Rockwell, Scott


3 out of 5

(2 books)

The Colour Of Magic

(Art by Steven Ross)

A graphic novel adaption of Terry Pratchett's first Discworld novel.  The Discworld's first ever tourist arrives in the city of Ankh-Morpork and the cowardly wizard Rincewind is coerced into acting as guide to the newcomer, Twoflower.  They then embark on a journey which sees them at odds with criminals, dragons, gods and Death himself.

As chance would have it, I actually found and read a copy of this book's sequel, 'The Light Fantastic' first and I would have to say that, largely, everything I said in my review of that book holds true here too.  The major difference is in the nature of Pratchett's core stories between the two books.  'The Light Fantastic' has more of a standard narrative, with the threat of the red star uniting all the adventures within it, but I always found that, for all I enjoyed it, 'The Colour of Magic' didn't really have anything resembling an actual plot.  Instead it is just a series of random comic fantasy occurrences with little or no connective tissue.  The medium of sequential art (comic books, to you and me) actually really complements this oddball collection of events and it makes the story feel more cohesive than it ever did when I read the original novel.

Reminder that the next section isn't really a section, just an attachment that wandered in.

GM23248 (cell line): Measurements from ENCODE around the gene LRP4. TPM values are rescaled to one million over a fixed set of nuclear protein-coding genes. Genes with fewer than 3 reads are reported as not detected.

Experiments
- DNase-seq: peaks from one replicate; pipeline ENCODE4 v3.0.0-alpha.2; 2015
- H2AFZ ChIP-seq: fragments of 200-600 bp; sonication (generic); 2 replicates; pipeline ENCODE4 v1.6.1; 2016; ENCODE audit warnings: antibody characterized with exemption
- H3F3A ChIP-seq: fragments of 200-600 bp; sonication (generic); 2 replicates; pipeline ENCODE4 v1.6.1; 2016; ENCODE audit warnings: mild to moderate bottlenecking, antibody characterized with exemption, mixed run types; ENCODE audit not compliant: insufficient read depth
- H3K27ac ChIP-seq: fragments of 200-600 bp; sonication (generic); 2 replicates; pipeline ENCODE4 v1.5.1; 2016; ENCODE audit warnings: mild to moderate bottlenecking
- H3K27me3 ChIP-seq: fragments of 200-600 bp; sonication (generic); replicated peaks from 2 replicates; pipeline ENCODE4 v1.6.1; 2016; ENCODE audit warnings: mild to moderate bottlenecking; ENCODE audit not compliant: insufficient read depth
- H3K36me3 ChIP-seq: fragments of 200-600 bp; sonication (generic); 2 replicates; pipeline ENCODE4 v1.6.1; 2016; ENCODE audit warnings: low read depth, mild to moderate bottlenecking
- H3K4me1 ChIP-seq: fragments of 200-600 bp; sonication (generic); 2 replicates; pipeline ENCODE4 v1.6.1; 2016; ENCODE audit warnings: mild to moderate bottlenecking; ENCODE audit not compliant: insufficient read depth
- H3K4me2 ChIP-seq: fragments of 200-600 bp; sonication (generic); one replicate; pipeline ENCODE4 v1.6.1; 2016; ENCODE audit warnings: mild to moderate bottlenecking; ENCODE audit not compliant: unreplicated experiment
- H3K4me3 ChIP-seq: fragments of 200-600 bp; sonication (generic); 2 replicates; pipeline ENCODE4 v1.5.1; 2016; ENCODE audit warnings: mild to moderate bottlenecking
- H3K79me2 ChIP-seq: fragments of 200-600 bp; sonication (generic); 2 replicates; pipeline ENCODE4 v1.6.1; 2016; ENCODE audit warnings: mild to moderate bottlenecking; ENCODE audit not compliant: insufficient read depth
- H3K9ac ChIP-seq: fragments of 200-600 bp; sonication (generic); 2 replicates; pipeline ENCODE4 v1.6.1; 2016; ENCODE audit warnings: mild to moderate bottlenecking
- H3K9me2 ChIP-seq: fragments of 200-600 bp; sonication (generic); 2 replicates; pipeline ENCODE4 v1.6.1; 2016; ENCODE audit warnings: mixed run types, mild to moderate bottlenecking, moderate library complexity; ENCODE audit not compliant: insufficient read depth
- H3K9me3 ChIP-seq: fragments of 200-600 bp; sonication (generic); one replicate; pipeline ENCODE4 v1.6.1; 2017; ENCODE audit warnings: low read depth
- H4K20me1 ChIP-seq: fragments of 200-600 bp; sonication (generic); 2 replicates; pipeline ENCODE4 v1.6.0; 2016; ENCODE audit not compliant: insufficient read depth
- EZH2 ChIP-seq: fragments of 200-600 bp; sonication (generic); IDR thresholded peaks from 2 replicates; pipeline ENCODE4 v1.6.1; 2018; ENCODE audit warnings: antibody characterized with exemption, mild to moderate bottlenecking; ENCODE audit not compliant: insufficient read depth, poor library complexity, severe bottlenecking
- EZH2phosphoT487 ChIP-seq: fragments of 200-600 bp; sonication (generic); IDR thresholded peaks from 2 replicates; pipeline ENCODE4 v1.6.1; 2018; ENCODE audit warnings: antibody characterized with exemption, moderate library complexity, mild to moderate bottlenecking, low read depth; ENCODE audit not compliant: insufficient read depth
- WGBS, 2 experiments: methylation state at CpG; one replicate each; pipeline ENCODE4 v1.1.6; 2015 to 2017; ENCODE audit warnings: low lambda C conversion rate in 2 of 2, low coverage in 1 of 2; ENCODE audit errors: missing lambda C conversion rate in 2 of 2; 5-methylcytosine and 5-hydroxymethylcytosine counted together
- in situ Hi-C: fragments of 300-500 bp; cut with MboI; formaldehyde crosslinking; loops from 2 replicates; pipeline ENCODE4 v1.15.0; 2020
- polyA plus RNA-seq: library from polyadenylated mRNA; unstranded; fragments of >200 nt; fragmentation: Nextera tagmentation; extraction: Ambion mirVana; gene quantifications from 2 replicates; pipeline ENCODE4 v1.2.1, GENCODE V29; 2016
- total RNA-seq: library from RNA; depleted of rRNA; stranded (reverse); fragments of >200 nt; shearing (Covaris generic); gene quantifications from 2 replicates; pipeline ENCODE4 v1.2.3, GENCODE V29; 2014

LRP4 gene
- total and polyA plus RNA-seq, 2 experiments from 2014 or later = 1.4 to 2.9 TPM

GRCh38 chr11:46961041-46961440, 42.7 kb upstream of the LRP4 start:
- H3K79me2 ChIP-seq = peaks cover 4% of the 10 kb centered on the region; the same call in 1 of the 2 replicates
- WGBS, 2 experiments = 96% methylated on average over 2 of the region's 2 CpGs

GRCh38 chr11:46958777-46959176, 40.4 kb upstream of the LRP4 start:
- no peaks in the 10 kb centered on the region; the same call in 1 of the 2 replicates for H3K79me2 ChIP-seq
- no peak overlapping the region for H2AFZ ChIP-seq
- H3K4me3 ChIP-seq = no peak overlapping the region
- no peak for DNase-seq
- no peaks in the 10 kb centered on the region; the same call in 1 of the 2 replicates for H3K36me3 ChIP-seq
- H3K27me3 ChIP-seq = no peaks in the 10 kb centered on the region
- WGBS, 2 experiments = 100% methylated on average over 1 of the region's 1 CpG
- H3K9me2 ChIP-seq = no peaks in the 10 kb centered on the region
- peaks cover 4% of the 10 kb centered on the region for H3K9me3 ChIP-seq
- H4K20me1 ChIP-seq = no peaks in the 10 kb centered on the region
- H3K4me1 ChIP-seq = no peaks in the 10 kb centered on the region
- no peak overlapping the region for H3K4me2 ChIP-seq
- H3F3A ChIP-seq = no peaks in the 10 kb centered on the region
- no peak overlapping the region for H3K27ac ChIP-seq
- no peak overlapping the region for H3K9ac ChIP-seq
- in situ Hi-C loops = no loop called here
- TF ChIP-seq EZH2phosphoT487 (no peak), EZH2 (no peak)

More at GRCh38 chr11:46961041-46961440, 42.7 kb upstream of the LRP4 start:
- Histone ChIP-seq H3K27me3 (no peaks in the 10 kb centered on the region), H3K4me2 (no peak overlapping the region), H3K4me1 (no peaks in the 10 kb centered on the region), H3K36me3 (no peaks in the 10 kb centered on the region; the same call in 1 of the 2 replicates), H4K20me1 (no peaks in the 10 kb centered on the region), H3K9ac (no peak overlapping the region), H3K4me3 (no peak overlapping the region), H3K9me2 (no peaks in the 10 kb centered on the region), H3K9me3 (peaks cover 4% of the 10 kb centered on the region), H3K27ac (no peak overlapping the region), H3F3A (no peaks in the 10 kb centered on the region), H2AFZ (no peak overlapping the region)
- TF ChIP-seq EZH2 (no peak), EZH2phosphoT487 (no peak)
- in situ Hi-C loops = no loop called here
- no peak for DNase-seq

There is a huge and fairly literal cliffhanger ending to this book, so people who like their stories tied up neatly in one volume will be disappointed, but to be fair those people should probably be avoiding comics anyway.  Whilst I'll always recommend Pratchett's original version to be your starting point, it has to be said that this is a far more accessible introduction to the Discworld and its 'rules'.

3 out of 5


The Light Fantastic

(Art by Steven Ross & Joe Bennet)

The graphic novel adaption of Terry Pratchett's second Discworld novel, in which Rincewind has to reunite the powerful spell hidden in his mind with its seven fellows before the Disc plunges into a rapidly-approaching red star.

I was in two minds about this book; firstly believing that some stories just aren't suited to being adapted out of their original medium but then secondly finding that this pared-down version actually makes Pratchett's story far more accessible.  The problem with Pratchett's early work was that his brilliant comic ideas often outstripped his ability to cohesively explain them or, for that matter, weave them convincingly into the narrative.  Here, the visual medium of the graphic novel actually makes it much easier to grasp some of the scenes and concepts that, in the novel, were a bit confusing.

I would suggest that reading the original novel is your best bet, but if you're just looking for a lighter and more straightforward comic fantasy story, then perhaps this could be more up your street.  If nothing else, it contains some brilliant illustrations of the characters and places from the novel; with my personal favourite being the troll Old Grandad.

3 out of 5


Fantasy (here)